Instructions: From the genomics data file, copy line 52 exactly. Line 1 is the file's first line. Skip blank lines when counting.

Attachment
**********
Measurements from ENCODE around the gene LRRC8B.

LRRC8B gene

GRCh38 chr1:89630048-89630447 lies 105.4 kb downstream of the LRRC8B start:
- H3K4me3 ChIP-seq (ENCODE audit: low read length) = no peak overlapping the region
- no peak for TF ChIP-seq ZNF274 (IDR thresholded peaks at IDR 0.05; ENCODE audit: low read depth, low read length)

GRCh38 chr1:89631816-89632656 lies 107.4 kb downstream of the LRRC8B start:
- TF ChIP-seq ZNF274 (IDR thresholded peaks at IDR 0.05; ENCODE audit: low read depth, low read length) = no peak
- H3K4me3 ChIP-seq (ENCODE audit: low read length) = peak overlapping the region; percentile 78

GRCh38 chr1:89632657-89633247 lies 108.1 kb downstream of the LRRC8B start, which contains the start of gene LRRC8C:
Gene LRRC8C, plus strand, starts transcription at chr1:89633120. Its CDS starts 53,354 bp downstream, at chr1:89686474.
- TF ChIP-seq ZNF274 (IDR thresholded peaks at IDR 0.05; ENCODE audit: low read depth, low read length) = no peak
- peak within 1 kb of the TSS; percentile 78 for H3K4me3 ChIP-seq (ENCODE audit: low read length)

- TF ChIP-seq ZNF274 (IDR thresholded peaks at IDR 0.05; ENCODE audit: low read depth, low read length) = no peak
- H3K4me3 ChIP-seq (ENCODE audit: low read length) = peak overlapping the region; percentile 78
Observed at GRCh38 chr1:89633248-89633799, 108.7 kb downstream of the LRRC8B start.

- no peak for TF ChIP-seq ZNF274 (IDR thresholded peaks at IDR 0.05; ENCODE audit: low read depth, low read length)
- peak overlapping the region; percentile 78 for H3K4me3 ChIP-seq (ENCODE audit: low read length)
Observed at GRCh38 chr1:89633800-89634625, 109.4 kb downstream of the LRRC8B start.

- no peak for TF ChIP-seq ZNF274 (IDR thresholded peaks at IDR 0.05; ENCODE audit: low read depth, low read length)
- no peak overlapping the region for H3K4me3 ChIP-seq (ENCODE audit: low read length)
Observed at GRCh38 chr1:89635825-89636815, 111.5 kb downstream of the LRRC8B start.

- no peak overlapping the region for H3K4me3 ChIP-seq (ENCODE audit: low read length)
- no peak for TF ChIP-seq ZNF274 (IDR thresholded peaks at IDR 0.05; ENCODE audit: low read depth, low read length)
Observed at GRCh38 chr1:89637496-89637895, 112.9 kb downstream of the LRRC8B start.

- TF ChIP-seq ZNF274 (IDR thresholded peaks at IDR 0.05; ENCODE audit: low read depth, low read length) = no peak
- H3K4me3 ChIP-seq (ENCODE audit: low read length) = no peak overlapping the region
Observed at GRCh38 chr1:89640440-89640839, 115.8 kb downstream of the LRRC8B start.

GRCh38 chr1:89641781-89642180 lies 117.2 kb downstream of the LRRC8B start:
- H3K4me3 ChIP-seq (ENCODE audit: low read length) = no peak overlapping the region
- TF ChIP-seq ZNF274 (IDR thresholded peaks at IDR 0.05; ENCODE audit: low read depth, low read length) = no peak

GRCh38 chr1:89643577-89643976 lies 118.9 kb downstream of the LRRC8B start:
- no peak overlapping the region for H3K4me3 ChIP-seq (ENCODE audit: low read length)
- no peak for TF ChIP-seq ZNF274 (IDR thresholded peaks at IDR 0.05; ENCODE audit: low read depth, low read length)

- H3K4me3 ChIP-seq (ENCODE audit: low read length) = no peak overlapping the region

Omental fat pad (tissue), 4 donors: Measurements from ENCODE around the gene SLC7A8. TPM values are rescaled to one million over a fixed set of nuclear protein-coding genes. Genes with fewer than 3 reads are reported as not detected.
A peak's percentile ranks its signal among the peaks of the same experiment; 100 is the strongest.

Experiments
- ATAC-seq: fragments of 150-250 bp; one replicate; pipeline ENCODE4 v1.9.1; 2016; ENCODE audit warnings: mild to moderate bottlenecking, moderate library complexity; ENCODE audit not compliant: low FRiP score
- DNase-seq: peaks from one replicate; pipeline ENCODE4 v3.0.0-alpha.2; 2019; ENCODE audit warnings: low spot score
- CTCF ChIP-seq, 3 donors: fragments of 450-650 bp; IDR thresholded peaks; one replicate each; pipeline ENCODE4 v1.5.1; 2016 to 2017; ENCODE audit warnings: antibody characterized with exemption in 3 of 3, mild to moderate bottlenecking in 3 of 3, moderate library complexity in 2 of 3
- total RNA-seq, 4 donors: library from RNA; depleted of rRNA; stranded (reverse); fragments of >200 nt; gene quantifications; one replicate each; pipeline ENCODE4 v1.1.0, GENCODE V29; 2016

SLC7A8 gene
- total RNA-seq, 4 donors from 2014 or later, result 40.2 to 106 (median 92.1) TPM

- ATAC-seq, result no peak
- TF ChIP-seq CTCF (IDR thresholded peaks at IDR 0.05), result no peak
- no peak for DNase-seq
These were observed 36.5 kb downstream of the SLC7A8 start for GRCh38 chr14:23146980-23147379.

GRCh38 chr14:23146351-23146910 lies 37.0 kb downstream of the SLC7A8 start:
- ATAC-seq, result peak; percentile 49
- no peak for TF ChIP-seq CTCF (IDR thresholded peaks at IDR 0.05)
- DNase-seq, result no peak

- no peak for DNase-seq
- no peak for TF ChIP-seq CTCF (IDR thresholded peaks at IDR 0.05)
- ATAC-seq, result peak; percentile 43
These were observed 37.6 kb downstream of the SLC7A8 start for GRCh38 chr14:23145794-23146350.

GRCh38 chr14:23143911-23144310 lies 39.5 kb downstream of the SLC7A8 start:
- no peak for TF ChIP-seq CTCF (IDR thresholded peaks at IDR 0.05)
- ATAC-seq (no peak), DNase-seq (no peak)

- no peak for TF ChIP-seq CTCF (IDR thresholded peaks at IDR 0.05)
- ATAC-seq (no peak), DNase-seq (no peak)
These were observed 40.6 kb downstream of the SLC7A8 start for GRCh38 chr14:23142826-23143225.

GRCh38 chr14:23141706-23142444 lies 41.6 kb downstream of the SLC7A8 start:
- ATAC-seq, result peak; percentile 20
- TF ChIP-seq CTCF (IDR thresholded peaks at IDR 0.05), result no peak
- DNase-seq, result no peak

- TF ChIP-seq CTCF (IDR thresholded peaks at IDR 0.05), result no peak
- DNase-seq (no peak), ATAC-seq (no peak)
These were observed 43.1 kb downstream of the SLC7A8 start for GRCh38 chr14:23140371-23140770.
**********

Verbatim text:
- no peak for DNase-seq